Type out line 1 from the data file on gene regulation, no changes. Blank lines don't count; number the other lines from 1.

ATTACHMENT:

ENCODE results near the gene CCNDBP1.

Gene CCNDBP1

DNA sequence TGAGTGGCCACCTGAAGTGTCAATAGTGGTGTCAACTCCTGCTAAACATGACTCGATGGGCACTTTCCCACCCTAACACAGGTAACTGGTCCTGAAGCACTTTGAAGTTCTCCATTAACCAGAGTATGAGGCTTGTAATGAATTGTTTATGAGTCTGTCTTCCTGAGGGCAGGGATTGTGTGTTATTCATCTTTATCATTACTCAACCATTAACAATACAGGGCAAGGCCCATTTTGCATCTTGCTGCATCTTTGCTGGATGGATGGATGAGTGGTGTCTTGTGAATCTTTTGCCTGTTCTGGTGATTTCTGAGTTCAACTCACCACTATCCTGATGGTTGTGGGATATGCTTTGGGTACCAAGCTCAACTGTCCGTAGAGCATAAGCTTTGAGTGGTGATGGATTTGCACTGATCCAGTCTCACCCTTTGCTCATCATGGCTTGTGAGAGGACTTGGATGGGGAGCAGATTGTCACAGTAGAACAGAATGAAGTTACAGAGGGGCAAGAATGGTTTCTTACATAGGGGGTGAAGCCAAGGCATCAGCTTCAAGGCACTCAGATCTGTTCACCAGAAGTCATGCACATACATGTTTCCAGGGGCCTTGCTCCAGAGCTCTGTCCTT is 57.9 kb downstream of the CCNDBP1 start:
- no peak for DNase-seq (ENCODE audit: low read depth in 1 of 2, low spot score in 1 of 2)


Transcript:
ENCODE results near the gene CCNDBP1.